Int J Med Sci 2022; 19(3):537-545. doi:10.7150/ijms.68434 This issue Cite

Research Paper

Kartogenin regulates hair growth and hair cycling transition

Yuhong Chen1#, Lijuan zhou2#, Yuxin Ding1, Xiaoshuang Yang1, Jing Jing1, Xianjie Wu1, Jufang Zhang3 Corresponding address, Zhongfa Lu1 Corresponding address

1. Department of Dermatology, The Second Affiliated Hospital, School of Medicine, Zhejiang University, Hangzhou 310009, PR China.
2. Department of Dermatology, Huashan Hospital, Fudan University, 12 Middle Wulumuqi Road, Shanghai 200040, PR China.
3. Department of cosmetic & plastic surgery, Affiliated Hangzhou First People's Hospital, Zhejiang University School of Medicine, Add: 261 Huansha road, Hangzhou 311100, PR China.
#These authors contributed equally to this work.

Citation:
Chen Y, zhou L, Ding Y, Yang X, Jing J, Wu X, Zhang J, Lu Z. Kartogenin regulates hair growth and hair cycling transition. Int J Med Sci 2022; 19(3):537-545. doi:10.7150/ijms.68434. https://www.medsci.org/v19p0537.htm
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Abstract

Graphic abstract

Background: Kartogenin is a heterocyclic compound able to promote the proliferation, migration, and differentiation of various cell types and induce cartilage-like tissue regeneration. However, the role of kartogenin in hair follicles (HFs), remains unknown. We therefore investigated the effects of kartogenin on the regulation of hair growth and hair growth cycle transition.

Methods: The effects of kartogenin on the proliferation, cell cycle status, and migration of primary human outer root sheath cells (ORSCs) were evaluated by MTS assay, flow cytometry, Transwell® and scratch assays, respectively. We exposed ORSCs to kartogenin (1 µM) and determined changes in mRNA and protein levels of transforming growth factor (TGF)-β2/Smad signaling molecules by reverse transcription polymerase chain reaction, western blotting, and immunofluorescence. We also examined the effects of kartogenin (10 µM) on HFs in mice by histology following cutaneous injection.

Results: Kartogenin enhanced ORSC proliferation and migration function in a dose-dependent manner, and downregulated the expression of TGF-β2/Smad signaling molecules in vitro. Injection of kartogenin delayed catagen phase and increased regenerated hair length in mice in vivo.

Conclusions: Kartogenin modulates HF growth and regulates the hair cycle and the TGF-β2/Smad signaling pathway, providing a potential new approach for the treatment of hair loss.

Keywords: Kartogenin, Hair growth, Hair follicle, Outer root sheath cell, Transforming growth factor-β signaling

Introduction

The hair growth cycle includes three phases: a growth phase (anagen phase), regression phase (catagen phase), and quiescence phase (telogen phase) [1]. During anagen phase, epithelial proliferation occurs together with thickening, elongation, and pigmentation of the hair shaft, while catagen phase is characterized by rapid apoptosis, and telogen is a relatively quiescent phase [2]. Hair loss (alopecia) affects the sufferer's appearance and can have serious effects on their mental health [3]. Androgenic alopecia (AGA) is the most common type of hair loss, characterized by a shorter anagen phase and miniaturization of hair follicles (HFs) [1,4]. Current therapies for alopecia are thus mainly based on extending the anagen phase and enlarging the hair bulb [5]. However, existing drug therapies have some limitations [6]. Finasteride is only useful for alopecia caused by abnormal androgens (increased conversion from testosterone to dihydrotestosterone), and may have side effects associated with androgen blockage, while its usen in women is still limited [7,8]. Although minoxidil acts as a widely used clinical drug for AGA, the effects are not permanent and require long term topical use of the medication [9]. There is thus an urgent need to find more effective and safe methods for treating hair loss.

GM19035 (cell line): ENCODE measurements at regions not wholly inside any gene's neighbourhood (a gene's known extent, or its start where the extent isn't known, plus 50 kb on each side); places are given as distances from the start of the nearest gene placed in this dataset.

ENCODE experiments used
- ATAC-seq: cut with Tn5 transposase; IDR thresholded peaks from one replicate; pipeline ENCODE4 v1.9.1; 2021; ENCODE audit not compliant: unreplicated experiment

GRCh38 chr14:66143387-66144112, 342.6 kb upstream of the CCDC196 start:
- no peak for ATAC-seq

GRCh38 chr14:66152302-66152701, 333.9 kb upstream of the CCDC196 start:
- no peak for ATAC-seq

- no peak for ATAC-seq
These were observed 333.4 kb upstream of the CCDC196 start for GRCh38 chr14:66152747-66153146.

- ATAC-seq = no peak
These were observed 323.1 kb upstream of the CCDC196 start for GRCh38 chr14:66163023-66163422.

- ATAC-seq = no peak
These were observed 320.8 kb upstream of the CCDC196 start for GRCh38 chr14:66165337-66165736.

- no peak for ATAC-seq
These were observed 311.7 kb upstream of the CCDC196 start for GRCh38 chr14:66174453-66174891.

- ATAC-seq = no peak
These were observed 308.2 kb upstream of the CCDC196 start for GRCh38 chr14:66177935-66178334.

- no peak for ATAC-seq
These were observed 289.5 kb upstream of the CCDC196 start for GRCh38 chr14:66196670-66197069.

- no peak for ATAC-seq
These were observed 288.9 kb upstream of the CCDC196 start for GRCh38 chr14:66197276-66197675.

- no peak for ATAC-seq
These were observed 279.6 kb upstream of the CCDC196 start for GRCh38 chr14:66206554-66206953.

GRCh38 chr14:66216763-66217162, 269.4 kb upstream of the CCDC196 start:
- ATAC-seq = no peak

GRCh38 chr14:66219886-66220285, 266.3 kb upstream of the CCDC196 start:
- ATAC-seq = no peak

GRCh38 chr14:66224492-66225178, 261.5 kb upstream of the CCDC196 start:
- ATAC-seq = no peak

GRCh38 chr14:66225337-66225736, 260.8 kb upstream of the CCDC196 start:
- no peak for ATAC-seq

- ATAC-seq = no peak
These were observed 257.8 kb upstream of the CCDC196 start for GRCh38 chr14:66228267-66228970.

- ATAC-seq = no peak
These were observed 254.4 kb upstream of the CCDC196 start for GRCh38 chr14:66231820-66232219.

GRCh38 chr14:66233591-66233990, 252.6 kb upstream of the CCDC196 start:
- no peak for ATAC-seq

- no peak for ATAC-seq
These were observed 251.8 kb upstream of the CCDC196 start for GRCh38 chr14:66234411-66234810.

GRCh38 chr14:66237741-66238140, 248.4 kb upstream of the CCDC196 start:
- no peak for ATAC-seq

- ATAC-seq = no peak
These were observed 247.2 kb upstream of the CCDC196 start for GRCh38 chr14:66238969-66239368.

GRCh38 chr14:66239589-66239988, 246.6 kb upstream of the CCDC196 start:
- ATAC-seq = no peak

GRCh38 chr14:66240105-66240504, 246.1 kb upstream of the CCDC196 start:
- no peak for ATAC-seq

Kartogenin is a recently synthesized small heterocyclic compound [10,11] shown to promote the proliferation, migration, and differentiation of various cell types [12] such as chondrocyte, mesenchymal stem cells, and to promote cartilage-like tissue regeneration [13,14]. Decker et al. demonstrated that kartogenin increased chondrocyte proliferation, migration, and differentiation via activation of the hedgehog and transforming growth factor (TGF)-β signaling pathways [15]. However, to the best of our knowledge, the function of kartogenin in regulating hair growth and the HF cycle remains unclear.

Outer root sheath cells (ORSCs) act as a reservoir for various epithelial stem cell populations and play a critical role in the maintenance and development of the HF. ORSCs are regarded as precursor cells of interfollicular epidermal keratinocytes [16] and play a critical role in skin stem cell biology and matrix replenishment [17,18].

The functions of ORSCs are regulated by various signaling molecules, among which the transforming growth factor (TGF)-β2 is crucial [19-21]. TGF-β2, which is a multifunctional cytokine, propagates signals via TGF-β receptor and phosphorylating Smad2 and Smad3 [22]. Various studies demonstrated that TGF-β2 is a catagen phase inducer and inhibition of TGF-β2 activity during hair cycle could suppress the transition from anagen phase to catagen phase and prolong anagen phase [19].